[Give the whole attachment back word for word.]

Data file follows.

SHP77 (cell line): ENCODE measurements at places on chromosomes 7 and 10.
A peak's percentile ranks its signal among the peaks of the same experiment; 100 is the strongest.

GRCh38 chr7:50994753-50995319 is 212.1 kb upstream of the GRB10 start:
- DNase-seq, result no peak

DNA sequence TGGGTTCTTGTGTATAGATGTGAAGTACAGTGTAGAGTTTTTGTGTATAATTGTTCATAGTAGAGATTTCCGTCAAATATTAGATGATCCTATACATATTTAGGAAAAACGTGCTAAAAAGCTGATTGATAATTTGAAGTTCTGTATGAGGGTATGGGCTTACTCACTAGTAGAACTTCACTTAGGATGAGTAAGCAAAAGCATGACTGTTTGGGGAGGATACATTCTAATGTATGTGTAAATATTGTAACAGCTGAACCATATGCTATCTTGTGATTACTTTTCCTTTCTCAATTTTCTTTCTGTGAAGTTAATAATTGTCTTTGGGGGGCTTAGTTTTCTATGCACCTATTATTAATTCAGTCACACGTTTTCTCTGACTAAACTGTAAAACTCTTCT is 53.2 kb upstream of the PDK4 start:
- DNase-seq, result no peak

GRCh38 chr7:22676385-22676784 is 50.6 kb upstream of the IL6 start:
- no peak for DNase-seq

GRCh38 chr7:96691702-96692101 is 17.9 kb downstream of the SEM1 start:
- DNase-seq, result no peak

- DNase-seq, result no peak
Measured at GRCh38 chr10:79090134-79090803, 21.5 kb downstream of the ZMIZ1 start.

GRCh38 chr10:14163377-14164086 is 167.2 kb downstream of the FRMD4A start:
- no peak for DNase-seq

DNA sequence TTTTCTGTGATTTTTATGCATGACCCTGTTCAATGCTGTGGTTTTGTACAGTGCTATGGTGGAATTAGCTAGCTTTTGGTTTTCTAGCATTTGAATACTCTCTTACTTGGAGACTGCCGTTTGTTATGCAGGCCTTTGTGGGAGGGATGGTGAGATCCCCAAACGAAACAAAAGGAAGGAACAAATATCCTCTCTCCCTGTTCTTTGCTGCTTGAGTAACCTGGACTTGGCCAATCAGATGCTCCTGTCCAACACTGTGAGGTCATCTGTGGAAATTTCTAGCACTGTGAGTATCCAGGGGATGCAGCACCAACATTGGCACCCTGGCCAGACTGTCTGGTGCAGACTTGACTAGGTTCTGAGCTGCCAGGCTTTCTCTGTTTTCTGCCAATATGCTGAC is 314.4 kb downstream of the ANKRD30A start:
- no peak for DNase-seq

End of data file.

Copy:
SHP77 (cell line): ENCODE measurements at places on chromosomes 7 and 10.
A peak's percentile ranks its signal among the peaks of the same experiment; 100 is the strongest.

GRCh38 chr7:50994753-50995319 is 212.1 kb upstream of the GRB10 start:
- DNase-seq, result no peak

DNA sequence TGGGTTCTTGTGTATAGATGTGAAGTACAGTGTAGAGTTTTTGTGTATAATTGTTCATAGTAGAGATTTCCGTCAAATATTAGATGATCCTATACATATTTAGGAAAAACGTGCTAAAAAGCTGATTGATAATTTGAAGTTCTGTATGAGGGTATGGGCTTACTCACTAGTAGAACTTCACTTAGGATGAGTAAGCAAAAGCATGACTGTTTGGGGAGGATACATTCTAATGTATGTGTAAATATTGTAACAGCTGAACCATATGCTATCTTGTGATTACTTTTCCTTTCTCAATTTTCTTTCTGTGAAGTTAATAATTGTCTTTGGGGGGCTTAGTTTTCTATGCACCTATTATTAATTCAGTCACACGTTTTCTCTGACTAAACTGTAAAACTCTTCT is 53.2 kb upstream of the PDK4 start:
- DNase-seq, result no peak

GRCh38 chr7:22676385-22676784 is 50.6 kb upstream of the IL6 start:
- no peak for DNase-seq

GRCh38 chr7:96691702-96692101 is 17.9 kb downstream of the SEM1 start:
- DNase-seq, result no peak

- DNase-seq, result no peak
Measured at GRCh38 chr10:79090134-79090803, 21.5 kb downstream of the ZMIZ1 start.

GRCh38 chr10:14163377-14164086 is 167.2 kb downstream of the FRMD4A start:
- no peak for DNase-seq

DNA sequence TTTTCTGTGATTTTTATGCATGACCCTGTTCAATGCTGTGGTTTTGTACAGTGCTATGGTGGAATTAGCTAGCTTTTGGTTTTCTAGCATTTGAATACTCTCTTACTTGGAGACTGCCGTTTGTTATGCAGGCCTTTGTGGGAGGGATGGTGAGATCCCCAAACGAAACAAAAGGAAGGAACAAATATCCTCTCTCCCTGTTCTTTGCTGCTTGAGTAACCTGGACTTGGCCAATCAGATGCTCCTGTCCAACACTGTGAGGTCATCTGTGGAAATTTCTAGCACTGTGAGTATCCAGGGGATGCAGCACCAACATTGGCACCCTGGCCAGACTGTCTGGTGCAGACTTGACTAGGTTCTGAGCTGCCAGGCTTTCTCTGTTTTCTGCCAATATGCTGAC is 314.4 kb downstream of the ANKRD30A start:
- no peak for DNase-seq